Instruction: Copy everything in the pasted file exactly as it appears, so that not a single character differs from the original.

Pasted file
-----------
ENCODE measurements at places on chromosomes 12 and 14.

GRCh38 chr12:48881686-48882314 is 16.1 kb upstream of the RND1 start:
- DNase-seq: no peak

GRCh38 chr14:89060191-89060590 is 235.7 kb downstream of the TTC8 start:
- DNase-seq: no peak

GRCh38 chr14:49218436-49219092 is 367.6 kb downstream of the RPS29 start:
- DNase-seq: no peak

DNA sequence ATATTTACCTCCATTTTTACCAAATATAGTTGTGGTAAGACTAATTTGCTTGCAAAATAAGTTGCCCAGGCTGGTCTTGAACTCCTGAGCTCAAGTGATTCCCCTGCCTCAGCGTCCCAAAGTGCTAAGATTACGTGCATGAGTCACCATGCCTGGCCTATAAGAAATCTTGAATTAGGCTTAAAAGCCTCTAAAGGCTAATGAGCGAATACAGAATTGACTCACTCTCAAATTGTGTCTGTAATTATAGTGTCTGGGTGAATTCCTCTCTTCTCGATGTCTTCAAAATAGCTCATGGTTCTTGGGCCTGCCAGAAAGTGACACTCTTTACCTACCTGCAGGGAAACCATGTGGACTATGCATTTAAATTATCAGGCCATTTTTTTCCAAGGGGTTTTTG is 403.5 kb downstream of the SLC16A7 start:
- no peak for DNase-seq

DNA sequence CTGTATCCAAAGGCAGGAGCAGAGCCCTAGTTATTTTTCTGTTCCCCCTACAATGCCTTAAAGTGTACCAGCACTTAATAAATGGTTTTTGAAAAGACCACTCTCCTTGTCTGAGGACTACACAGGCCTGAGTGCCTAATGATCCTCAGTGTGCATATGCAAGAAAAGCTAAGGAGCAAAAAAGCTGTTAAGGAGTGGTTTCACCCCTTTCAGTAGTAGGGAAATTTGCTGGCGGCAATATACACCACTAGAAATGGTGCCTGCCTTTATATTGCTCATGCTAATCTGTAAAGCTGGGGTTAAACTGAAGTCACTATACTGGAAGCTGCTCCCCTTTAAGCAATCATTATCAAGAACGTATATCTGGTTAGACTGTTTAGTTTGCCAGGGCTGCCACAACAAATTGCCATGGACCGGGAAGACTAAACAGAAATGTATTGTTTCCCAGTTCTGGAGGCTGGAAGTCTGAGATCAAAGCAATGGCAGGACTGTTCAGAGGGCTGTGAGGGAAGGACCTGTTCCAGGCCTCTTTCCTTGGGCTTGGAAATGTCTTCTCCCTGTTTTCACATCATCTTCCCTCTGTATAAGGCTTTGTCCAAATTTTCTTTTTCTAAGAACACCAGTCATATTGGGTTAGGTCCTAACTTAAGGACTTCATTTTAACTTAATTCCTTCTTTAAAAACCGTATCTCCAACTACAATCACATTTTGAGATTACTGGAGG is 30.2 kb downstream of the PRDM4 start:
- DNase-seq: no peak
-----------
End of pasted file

ENCODE measurements at places on chromosomes 12 and 14.

GRCh38 chr12:48881686-48882314 is 16.1 kb upstream of the RND1 start:
- DNase-seq: no peak

GRCh38 chr14:89060191-89060590 is 235.7 kb downstream of the TTC8 start:
- DNase-seq: no peak

GRCh38 chr14:49218436-49219092 is 367.6 kb downstream of the RPS29 start:
- DNase-seq: no peak

DNA sequence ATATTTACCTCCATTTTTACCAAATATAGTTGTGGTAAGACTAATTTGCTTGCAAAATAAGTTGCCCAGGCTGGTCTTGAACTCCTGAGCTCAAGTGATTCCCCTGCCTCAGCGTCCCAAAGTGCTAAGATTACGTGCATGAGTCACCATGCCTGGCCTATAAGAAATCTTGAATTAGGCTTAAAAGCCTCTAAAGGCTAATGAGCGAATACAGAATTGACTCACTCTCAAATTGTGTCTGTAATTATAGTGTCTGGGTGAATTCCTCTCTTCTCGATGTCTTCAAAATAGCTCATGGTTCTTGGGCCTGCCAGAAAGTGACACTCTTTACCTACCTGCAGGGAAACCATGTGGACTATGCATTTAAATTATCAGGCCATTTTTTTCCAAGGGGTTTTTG is 403.5 kb downstream of the SLC16A7 start:
- no peak for DNase-seq

DNA sequence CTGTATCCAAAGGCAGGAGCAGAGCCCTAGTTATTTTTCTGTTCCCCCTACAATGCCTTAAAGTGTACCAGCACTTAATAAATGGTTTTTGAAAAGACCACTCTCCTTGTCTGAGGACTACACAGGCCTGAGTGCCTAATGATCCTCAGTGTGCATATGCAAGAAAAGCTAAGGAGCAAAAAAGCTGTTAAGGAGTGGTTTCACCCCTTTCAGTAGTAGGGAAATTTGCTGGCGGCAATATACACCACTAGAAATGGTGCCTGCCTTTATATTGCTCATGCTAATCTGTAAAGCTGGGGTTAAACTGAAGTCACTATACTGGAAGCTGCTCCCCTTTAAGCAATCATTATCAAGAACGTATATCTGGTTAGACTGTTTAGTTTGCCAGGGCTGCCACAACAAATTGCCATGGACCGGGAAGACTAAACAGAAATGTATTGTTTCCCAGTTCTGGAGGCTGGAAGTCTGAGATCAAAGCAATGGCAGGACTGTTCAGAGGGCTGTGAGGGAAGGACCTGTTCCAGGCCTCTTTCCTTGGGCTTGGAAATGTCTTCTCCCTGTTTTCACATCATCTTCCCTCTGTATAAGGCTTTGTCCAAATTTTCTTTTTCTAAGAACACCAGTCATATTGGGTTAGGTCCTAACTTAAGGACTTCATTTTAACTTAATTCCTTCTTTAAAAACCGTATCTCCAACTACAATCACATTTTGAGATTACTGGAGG is 30.2 kb downstream of the PRDM4 start:
- DNase-seq: no peak